The last Britten opera production I am going to write about this summer, I think, is Paul Bunyan at Central City Opera, which ended on August 6. George Loomis was there to review it (Paul Bunyan, Central City Opera, Denver, August 3) for the London Financial Times:
Before there was Glimmerglass or St Louis or even Santa Fe, there was Central City, a haven for summertime opera in America since 1932. The opera house in this quaint, former mining town near Denver is older still, built for music-loving Welsh and Cornish miners in the 1870s. With its charming trompe l’oeil decor and 756 seats – Beverly Sills sang Aïda here – it offers further evidence that the economics of opera in America do not mandate gargantuan spaces. [...]Kyle MacMillan, Big-hearted "Bunyan" rollicking good time (Denver Post, July 21):
Richard Cross speaks Paul’s lines with sonorous expression, and Marcus DeLoach is an articulate Ballad Singer, flying in on a rocking chair. The clear-voiced soprano Alison Trainer, as Paul’s daughter Tiny, and the reliable tenor Jason Switzer, as Hot Biscuit Slim, make a fine pair of lovers. And the excellent tenor John McVeigh shines in a delightful comic love song for Johnny Inkslinger, which is heard (thanks to Bedford) for the first time since the 1941 premiere – a tour de force of verbal athleticism from the librettist W.H. Auden.
Start with a group of folk tunes, throw in some rollicking Broadway numbers and a tongue-twisting song that would have made Gilbert and Sullivan proud and you begin to get some idea of Benjamin Britten's rarely seen "Paul Bunyan." Britten is considered one of the greatest English-language opera composers of all time, but this 2 1/2-hour work isn't really an opera at all. Instead, it is a daring, distinctive if undeniably quirky musical-theater hybrid. While even the biggest fans of this work would probably agree it is not a masterpiece, especially when compared to some of the composer's later operas that do hold that honor, there is still an enormous amount to admire and enjoy. [...]Marc Shulgold, Opera can do better than 'Bunyan' (Rocky Mountain News, July 18):
This two-act work is essentially a series of vignettes, with an omnipresent cowboy crooner, who arrives magically via a flying rocking chair, providing a narrative through line and essential background on Bunyan via his periodic folk songs. A group of lumberjacks supply a light, Broadway-like component of the piece, with rollicking ensemble scenes. One occurs at their entrance when the heavy-footed lugs make a hilarious attempt at a dance number with chorus-line kicks.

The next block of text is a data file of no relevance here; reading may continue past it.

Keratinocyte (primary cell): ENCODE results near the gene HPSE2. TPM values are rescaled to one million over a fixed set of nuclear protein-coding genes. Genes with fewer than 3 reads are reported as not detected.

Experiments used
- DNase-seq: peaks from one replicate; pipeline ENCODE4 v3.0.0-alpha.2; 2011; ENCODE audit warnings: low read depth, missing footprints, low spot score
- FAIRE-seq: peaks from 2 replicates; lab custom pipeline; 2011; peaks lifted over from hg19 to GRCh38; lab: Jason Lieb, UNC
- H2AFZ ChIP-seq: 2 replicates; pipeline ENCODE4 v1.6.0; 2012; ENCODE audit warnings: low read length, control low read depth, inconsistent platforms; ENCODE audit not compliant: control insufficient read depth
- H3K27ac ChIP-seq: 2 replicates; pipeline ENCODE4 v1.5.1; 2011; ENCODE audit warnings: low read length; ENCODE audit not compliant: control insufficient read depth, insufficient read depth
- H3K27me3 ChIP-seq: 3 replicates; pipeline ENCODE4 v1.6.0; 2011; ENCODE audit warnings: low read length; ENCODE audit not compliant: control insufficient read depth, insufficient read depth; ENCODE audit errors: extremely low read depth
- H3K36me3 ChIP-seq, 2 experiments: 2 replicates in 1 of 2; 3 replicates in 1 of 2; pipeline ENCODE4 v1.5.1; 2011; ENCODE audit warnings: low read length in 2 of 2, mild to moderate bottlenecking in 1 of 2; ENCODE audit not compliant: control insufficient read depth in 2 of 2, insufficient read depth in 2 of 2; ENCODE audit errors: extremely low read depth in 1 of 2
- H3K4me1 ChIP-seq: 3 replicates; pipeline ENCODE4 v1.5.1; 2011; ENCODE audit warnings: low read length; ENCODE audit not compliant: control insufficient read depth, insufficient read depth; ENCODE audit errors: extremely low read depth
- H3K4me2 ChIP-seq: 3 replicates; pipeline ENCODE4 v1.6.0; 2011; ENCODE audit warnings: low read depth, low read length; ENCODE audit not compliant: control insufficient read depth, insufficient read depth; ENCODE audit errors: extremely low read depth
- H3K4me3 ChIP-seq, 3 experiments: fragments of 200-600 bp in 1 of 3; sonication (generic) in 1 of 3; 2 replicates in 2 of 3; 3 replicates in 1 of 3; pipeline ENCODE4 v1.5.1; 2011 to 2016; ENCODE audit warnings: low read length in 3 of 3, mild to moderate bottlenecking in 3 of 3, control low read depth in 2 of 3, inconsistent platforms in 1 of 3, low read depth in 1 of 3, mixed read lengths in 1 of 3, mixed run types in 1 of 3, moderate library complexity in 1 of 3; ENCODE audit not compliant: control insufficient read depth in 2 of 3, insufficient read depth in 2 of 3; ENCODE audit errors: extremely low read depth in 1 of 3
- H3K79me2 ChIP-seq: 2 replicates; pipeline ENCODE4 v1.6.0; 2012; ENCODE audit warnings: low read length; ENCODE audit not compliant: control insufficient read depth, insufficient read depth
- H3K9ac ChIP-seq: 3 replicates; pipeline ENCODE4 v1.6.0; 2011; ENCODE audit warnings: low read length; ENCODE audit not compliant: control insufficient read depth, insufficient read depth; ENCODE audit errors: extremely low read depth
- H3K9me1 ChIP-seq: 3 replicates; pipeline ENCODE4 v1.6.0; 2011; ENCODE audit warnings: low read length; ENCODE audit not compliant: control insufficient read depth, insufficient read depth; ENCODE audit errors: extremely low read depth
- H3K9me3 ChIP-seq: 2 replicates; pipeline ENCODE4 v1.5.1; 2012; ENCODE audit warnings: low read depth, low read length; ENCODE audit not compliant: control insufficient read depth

There is a very good excuse for Central City Opera to stage Paul Bunyan, Benjamin Britten's neglected "operetta," which opened Saturday at the Opera House. Each summer, the company invites a boatload of bright young apprentice singers, all hoping for some quality stage experience. This season's other two offerings provide few opportunities, but Bunyan is another story: First performed in 1941 by a collegiate cast at Columbia, it's the operatic equivalent of a chirpy, over-populated Judy Garland-Mickey Rooney summer-camp show. [...]Since one of the other operas Central City did this season was Vanessa (see my post on August 3), they may win the prize this year for the most daring summer programming (the third opera of three was Madama Butterfly). It's inevitable, I suppose, that some critics (and, one presumes, audience members) will not be pleased. However, I'm sure that just as many people will question conservative programming, too, so bring on the interesting operas! Central City Opera has announced that its 2006 season, from June 24 to August 6, will include productions of Douglas Moore's The Ballad of Baby Doe (premiered at Central City Opera in 1956), Mozart's Don Giovanni, and Claudio Monteverdi's L'Incoronazione di Poppea. Baby Doe and Baroque opera, too? Ionarts hereby resolves to try to go there next summer.
Nothing personal against Britten, who was haunted by scathing critical reaction at the premiere. And certainly no slap at the brilliant poet W.H. Auden, who fashioned the rhyming libretto. But this is pretty lame stuff – dated, superficial, unfocused and only intermittently engrossing. There are moments of wit and charm along with some occasionally lovely musical episodes (although they're surprisingly derivative and un-Brittenish). And Ken Cazan's neatly paced direction does keep interest alive. Still, there's got to be something out there better than this thing.
Actually, the Web site of the Britten-Pears Foundation, which keeps track of performances of Britten's music, notes even more productions this summer. Both Munich and London are staging Billy Budd, and Olivier Py is directing a rare production of Curlew River at the Edinburgh International Festival (August 15 to 19). The libretto is based on the Noh play Sumidagawa (The Madwoman at the Sumida River), which is also being staged in Edinburgh this year.